Fifty years ago, health and dental was a much different experience than it is today. Medicine and dentistry were certainly not so advanced, but dentists and doctors were much more accommodating of their patients. For example, if your kids were sick, the doctor would come to your house, at any time of the day or night to attend to them. The “bedside manner” was taken seriously.
Today, doctors and dentists are so busy, you’re lucky to get three minutes of their time during an office visit! One person weighs you, another takes your blood pressure in the room, and then the doctor whisks in to make a quick assessment and writes a prescription or orders this or that blood screening, and then they’re gone. Many times, we have health questions or other concerns, but feel rushed and just take the prescription, leaving puzzled and unsure.
Although the doctor may see your symptoms of pneumonia or arthritis on a daily basis, you don’t, and feel fearful of some aspect of your condition, needing answers to health questions that the allotted time of your appointment doesn’t allow you to explore. Your dentist sees you less frequently but knows your history.
If you’ve made an appointment to see your dentist or doctor for anything other than a routine visit, you’ll benefit by doing a little research prior to your appointment.
The net has many reliable sources of medical and dental information and the latest studies. Get on the net and do a little investigation. Let’s say your joints ache when the weather is cold and you have stiffness in your hands. Everyone would recognize a possible association with arthritis. There are several types of arthritis and what do you really know about this disease? Check several medical websites and see what you can find out about your symptoms.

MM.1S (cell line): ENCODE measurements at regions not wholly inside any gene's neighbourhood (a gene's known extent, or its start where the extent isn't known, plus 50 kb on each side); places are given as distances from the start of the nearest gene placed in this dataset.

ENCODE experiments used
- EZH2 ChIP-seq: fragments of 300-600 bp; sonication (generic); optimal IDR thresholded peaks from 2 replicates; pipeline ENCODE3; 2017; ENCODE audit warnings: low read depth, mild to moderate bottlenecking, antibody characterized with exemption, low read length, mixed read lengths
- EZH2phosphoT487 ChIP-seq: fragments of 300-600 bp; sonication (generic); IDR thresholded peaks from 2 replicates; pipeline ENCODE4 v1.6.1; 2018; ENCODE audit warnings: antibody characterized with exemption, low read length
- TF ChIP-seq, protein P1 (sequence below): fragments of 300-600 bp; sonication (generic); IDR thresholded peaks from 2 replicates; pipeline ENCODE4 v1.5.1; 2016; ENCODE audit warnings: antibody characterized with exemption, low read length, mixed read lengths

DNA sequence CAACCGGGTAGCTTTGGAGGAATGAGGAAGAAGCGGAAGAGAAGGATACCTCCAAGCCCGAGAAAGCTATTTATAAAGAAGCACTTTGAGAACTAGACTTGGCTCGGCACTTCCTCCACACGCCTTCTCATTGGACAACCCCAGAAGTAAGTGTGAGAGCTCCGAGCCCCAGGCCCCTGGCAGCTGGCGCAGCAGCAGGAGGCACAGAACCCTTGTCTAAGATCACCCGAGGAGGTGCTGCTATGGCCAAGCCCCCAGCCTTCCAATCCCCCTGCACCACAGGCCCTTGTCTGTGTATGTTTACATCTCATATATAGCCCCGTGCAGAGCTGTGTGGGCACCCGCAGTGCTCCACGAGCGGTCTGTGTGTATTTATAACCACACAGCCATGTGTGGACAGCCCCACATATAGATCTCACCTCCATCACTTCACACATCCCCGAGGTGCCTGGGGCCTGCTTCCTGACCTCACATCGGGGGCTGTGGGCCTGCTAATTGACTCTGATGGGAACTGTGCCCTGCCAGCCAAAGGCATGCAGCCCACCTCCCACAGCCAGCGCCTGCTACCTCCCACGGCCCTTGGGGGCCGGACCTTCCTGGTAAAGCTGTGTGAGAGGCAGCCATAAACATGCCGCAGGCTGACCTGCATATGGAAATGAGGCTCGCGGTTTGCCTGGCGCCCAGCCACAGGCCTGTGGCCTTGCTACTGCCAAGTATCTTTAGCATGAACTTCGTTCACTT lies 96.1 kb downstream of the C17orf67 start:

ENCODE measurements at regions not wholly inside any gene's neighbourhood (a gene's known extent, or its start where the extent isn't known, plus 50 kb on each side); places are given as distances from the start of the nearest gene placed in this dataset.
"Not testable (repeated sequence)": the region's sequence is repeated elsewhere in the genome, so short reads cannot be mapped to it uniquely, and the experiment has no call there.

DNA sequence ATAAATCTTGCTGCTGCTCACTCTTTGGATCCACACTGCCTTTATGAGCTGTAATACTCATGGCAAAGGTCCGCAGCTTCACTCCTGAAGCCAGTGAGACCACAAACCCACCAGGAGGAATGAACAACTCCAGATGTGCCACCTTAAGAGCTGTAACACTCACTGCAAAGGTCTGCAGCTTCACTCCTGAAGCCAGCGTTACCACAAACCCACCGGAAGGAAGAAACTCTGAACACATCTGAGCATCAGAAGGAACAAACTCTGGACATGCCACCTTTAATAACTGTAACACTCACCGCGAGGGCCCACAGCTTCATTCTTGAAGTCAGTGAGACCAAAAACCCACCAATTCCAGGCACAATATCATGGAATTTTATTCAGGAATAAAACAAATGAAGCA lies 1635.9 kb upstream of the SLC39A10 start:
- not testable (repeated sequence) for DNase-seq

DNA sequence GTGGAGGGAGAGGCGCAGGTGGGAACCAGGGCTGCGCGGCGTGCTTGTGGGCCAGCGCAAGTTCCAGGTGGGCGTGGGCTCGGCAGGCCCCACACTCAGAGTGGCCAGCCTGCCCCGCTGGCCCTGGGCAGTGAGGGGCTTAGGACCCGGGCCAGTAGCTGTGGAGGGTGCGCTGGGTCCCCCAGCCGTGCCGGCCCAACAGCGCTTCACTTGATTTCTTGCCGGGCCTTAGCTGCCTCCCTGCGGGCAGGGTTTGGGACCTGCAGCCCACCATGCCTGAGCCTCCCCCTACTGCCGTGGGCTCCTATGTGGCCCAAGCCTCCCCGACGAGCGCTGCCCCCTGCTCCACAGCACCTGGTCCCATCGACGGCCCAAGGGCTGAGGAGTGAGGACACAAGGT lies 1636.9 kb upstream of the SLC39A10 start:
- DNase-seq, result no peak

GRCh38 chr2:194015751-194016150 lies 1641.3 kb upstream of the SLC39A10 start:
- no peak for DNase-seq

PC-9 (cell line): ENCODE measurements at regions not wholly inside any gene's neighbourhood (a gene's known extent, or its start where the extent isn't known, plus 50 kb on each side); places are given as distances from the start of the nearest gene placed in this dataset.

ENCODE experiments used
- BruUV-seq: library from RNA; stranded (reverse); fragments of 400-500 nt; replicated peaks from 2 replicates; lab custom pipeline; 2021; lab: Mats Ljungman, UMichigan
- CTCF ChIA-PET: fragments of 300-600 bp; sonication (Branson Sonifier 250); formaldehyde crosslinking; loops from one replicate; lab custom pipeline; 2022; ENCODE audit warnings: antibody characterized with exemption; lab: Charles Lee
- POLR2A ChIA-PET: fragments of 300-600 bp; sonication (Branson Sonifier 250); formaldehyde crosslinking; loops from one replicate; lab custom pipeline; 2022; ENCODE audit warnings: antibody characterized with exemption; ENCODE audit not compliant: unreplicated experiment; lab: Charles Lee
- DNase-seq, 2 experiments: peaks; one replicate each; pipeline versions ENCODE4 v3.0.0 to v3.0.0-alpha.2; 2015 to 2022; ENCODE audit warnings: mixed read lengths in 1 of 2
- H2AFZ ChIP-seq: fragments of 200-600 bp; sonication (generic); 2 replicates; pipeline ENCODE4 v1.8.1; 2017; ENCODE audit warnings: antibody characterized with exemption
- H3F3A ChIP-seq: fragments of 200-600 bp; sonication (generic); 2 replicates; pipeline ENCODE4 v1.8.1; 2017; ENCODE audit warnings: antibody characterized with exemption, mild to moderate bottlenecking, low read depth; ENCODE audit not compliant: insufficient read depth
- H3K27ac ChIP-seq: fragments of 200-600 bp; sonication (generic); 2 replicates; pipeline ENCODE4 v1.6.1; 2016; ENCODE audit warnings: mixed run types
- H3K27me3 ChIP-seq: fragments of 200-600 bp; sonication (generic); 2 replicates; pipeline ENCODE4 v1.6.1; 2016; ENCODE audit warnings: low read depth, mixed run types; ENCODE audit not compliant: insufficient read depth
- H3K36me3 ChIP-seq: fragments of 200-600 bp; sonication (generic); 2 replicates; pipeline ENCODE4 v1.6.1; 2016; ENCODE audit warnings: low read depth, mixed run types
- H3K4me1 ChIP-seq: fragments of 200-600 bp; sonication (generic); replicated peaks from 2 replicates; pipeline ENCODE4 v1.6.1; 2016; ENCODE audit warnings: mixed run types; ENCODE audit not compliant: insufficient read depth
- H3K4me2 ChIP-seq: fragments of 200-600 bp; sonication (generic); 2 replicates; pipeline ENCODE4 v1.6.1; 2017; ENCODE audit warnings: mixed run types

As your investigation proceeds, you’ll come up with a number of dentistry and health questions your dentist office and doctor can answer, so long as you prepare a list of these dental or health questions prior to your appointment.
Perhaps you’ll find an article which details a recent study showing that cold water fish in the diet seems to benefit people with aching joints. Make a note to ask your doctor about this.
As you add to your list of dental questions and other concerns, you’ll feel more confident about your visit and the outcome. Instead of the dentist issuing a few “I see” remarks, leaving you clueless, bring your list of dental questions pertaining to your condition. Be thorough, so that when you leave the dental office, you feel that you understand your options, condition and possible treatments, including dietary changes.
When you arrive well prepared, with a list of dental or health questions, your dentist or doctor can answer your questions, leaving you with a more secure feeling and a good grip on what you can do for yourself to improve your condition. Your doctor’s/dentist’s prescription will probably resolve the problem, but it’s always comforting to know you have an understanding sufficient to help yourself.
The moral to this story and pro pointer: never leave for the dentist’s or doctor’s office without a list of relevant dental health questions in hand.